For enrolled PD patients, demographic parameters such as age, gender, smoking, education, height, body weight and concomitant diseases were recorded on basic information registry form. Clinical characteristics collected included onset age, disease duration, L-dopa duration and medications history. L-dopa dosage and L-dopa equivalent dosage (LED) were calculated as reported by a previous report[14].

Case report form (CRF)

CRF was completed for PD patients with more than one positive item of WOQ-9. Besides information collected in basic registry form, the motor subscale of the Unified Parkinson’s Disease Rating Scale (UPDRS-III) was used to evaluate motor function[15]. For patients with motor fluctuation, they were assessed during the "on" stage. Modified Abnormal Involuntary Movement Scale (mAIMS) was used to screen dyskinesia[16]. An Activities of Daily Living (ADL) questionnaire was completed by the patients or their caregivers or spouse, which included six physical and eight instrumental ADLs[17]. If movement disorders specialists considered the current treatment protocol of patients with WO needed adjustment, the factors concerned should be selected below: 1) long-term disease control and drug selection, 2) limited economic condition of patients, 3) better improvement of motor symptoms, 4) prior consideration of tolerance and safety of medications, 5) whether the drug was available in hospitals or not, 6) the price of medications, 7) the patients’ choices, 8) others. All the assessments were performed by movement disorders specialists during face-to-face interviews with the patients. Researchers were systematically trained before the investigation.

Statistical analysis

Statistical analysis was performed with SPSS, the overall and L-dopa duration specific prevalence rates of WO and dyskinesia were estimated and the corresponding 95% confidence interval (CI) were calculated based on the Poisson distribution. The independent sample t test and Chi-square analysis were employed for comparing group means and categorical data, respectively. Pearson correlation analysis was used for evaluating bivariate correlation. All p values were 2-sided and values < 0.05 were considered statistically significant.


WO prevalence, characteristics and associated factors

Figure 1 described the screening and enrollment protocol through the survey. Of the 1,826 patients screened, 1,558 were enrolled in this study for further evaluation. A total of 268 were excluded, the majority of them were due to protocol violations (n = 159) and withdraw underway (n = 80). The protocol violation was caused by misdiagnosis of PD. Among these enrolled patients, a total of 507 had negative finding of WOQ-9. Thus, 1,051 with score > =1 of WOQ-9 went into the evaluation stage of movement disorders specialists. The demographic and clinical data of enrolled patients and those with CRF evaluation were summarized in Additional file1: Table S1. Finally, 724 patients were diagnosed with WO. The overall prevalence rate of WO was 46.5% (95% CI: 44.0% - 48.9%).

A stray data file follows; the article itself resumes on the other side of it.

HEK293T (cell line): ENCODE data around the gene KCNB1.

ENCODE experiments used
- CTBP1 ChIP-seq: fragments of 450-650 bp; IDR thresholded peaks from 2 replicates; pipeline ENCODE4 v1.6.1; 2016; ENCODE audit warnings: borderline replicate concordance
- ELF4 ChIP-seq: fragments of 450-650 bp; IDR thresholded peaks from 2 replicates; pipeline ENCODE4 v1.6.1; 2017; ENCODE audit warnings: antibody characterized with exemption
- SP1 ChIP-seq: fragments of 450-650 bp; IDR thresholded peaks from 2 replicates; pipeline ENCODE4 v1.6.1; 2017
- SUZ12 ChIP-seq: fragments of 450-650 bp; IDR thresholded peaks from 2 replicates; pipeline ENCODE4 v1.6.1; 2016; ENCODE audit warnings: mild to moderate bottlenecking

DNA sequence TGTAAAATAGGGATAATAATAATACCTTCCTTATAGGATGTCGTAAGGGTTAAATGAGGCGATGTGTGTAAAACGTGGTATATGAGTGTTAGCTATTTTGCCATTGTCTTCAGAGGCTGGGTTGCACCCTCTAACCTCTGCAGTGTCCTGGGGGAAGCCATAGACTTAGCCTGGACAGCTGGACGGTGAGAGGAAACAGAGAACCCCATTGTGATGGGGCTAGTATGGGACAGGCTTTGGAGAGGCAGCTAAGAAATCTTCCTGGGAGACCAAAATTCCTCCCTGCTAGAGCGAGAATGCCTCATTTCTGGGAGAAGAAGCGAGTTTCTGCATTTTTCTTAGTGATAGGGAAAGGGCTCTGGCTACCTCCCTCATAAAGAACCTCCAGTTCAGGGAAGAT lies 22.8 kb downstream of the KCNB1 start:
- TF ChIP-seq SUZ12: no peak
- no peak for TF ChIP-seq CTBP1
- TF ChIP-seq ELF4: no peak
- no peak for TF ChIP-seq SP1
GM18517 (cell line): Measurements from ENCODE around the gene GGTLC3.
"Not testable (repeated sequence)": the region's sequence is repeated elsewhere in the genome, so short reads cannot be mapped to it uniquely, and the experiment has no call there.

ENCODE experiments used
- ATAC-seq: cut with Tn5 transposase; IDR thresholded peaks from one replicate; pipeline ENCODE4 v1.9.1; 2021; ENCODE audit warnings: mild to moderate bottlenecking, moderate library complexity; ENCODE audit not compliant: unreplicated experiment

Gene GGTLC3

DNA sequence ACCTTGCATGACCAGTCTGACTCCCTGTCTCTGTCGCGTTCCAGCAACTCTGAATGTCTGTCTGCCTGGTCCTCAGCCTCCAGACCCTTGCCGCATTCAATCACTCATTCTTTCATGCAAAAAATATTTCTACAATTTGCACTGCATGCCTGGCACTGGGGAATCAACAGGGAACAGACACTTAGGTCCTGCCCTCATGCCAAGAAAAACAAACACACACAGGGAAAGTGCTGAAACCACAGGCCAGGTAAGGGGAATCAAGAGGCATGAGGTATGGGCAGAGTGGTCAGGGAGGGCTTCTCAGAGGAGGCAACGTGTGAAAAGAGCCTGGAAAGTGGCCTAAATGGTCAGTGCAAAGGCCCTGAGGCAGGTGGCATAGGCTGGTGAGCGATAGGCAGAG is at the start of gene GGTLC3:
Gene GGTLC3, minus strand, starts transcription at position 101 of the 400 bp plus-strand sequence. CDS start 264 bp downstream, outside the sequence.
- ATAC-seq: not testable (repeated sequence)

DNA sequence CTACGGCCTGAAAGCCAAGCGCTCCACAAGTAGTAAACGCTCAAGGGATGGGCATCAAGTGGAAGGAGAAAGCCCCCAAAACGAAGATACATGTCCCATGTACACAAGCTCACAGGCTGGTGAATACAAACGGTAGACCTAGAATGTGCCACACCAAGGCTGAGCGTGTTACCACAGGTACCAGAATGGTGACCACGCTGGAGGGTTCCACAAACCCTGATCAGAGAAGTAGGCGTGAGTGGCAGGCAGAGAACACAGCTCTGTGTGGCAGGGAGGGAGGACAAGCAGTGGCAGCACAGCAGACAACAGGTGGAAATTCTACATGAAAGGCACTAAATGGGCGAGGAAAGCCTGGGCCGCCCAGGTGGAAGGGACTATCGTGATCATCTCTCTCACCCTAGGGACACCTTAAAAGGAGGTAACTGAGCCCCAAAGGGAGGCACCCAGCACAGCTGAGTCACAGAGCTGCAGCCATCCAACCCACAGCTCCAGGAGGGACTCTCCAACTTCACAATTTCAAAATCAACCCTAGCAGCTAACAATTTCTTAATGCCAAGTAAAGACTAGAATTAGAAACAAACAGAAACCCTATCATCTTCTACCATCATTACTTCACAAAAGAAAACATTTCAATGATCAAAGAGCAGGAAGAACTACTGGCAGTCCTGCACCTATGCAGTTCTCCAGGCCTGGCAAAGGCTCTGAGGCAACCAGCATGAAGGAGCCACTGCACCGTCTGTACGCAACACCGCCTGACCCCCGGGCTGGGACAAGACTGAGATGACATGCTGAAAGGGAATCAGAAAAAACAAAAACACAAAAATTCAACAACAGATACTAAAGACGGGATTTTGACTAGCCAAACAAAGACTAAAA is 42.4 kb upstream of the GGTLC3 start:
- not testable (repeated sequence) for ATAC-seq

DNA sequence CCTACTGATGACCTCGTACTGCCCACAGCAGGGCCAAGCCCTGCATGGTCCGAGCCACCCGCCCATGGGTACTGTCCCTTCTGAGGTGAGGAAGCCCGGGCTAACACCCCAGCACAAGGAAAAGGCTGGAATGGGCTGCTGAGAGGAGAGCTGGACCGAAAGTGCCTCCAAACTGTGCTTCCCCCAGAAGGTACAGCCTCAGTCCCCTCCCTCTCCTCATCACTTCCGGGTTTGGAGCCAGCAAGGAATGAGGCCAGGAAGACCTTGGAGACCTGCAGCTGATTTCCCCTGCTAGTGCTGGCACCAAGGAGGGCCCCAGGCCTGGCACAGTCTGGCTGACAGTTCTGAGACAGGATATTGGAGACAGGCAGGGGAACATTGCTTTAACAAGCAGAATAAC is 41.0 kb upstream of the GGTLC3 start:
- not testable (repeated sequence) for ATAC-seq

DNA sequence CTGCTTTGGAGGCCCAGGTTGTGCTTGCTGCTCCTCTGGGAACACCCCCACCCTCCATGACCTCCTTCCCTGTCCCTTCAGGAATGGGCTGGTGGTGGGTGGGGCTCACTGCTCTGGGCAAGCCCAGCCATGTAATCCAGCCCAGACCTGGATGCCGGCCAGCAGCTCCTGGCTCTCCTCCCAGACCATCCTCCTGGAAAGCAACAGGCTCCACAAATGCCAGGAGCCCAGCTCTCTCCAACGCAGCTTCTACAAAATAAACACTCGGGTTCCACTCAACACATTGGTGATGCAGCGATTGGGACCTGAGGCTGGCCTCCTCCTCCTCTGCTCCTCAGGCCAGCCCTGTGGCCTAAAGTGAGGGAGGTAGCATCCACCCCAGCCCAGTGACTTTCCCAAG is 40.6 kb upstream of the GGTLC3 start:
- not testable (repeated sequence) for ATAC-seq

Figure 1
figure 1

Flow chart of patients with WO through the survey. WOQ-9, the 9-item wearing off questionnaire; WO, wearing-off.

The prevalence of WO increased with the prolonged duration of L-dopa treatment (p = 0.0013), as shown in Figure 2. 29.0% PD patents with L-dopa duration less than one year experienced WO, the corresponding values were 33.5%, 50.2%, 60.3% and 68.3% for those with L-dopa duration 1–2.5 years, 2.5 - 5 years, 5–10 years and more than 10 years, respectively. The probability of detecting WO by movement disorders specialists was strongly associated with the positive response number of WOQ-9 (p = 0.0002).Among these 724 confirmed patients with WO, the mean score of WOQ-9 was 3.8 (SD = 1.8). Overall, motor WO symptoms outweighed the non-motor WO symptoms (Figure 3). As the most common motor symptoms WO, slowness of movement was identified by up to 83.0% of patients. Whereas, the most common non-motor WO symptoms was pain/aching occupying 31.1% of subjects.

Figure 2
figure 2

Percentage of PD with WO and dyskinesia stratified by L-dopa therapy duration (n = 1488).

Figure 3
figure 3

Frequency of motor and non-motor WO symptoms with respect to WOQ-9 among WO patients ( n = 724).

Compared with those without WO, patients with WO had more proportion of female patients (p < 0.0422), younger age (p < 0.0001), lower weight (p < 0.0090), earlier onset age (p < 0.0001), longer disease duration (p < 0.0001), longer L-dopa therapy duration (p < 0.0001), larger L-dopa dosage and LED (p < 0.0001), more severe UPDRS-III (p < 0.0001) and disabled ADL (p < 0.0001). Subgroup analysis for patients with CRF evaluation showed that 19.5% of patients with WO had dyskinesia as confirmed by movement disorders specialists, the proportion of which was significantly higher than that without WO (6.48%) (p < 0.0001). With respect to medications, there were more proportions of patients with WO receiving levodopa-benserazide (p < 0.0001), levodopa-carbidopa (p = 0.0002), Piribedil (p = 0.0013) and entacapone (p < 0.0001), relative to the WO negative group (Table 1).